Slightly before the movie’s halfway point, Richard Williams – the King of his household – has his family of five daughters watch Cinderella in order to learn a lesson in humility; the girls instead focus on the happiest of endings. Director Reinaldo Marcus Green, meanwhile, is not too subtly informing the audience that his movie will also conclude with dreams coming true. For both Richard Williams and two of his daughters, Venus and Serena, it is a finale that most of the free world already celebrates.
King Richard is a crowd-pleaser of a movie that is sure to inspire children of all ages positing that no matter race, color, or creed, the future can be theirs for the taking. Parents of all ages can take delight in a family-worthy movie that rises above a forgettable Disney matinee.
Title: King Richard (2021) Director: Reinaldo Marcus Green Writer: Zach Baylin Studio: Warner Bros. IMDb Plot: A look at how tennis superstars Venus and Serena Williams became who they are after the coaching from their father Richard Williams. Joe Says: King Richard is a crowd-pleaser of a movie that is sure to inspire children of all ages positing that the future can be theirs for the taking. Parents of all ages can take delight in a family-worthy movie.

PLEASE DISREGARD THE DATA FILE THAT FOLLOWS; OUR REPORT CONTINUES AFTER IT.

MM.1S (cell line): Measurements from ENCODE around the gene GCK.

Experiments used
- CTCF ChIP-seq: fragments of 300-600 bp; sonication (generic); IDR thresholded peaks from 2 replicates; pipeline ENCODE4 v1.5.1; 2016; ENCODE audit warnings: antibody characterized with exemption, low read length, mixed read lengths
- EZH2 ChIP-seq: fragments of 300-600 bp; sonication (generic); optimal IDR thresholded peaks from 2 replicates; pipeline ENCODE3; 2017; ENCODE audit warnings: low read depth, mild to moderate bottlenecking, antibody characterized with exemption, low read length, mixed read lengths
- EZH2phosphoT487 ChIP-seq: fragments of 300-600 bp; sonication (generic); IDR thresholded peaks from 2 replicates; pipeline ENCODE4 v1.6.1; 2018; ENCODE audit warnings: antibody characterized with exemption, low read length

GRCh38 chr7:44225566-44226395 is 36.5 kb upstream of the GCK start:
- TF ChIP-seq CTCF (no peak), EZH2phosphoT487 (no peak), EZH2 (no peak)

Like that yellow Wilson-etched ball, King Richard bounces back-and-forth between biopic and sports drama. While each half gets court time the resulting deuce prevents either side from winning the set. The movie completely succeeds in portraying the rise of Venus (Saniyya Sidney) and her younger sibling Serena (Demi Singleton). Both young actresses are beaming rays of sunshine that will hopefully light up cinemas for years to come. Yet veteran superstar Will Smith does not present the same gravitas nor does the story get deep into Richard’s Louisiana upbringing other than through tales meant to inspire his offspring. Smith’s portrayal is more imitative than immersive, unlike Jon Bernthal’s Rick Macci, whose uber-patience and mustachioed-joy could give Ted Lasso a good run around the court.
Williams pushes his daughters but does so out of love and the desire to see them win on their terms, instead of a misguided attempt of righting his own failures. Even though the outcome is not unexpected, the journey is refreshing. King Richard, although not completely unique, is a triumph. Expect this one to go deep into the awards season.
A version of this review appears on Cinefied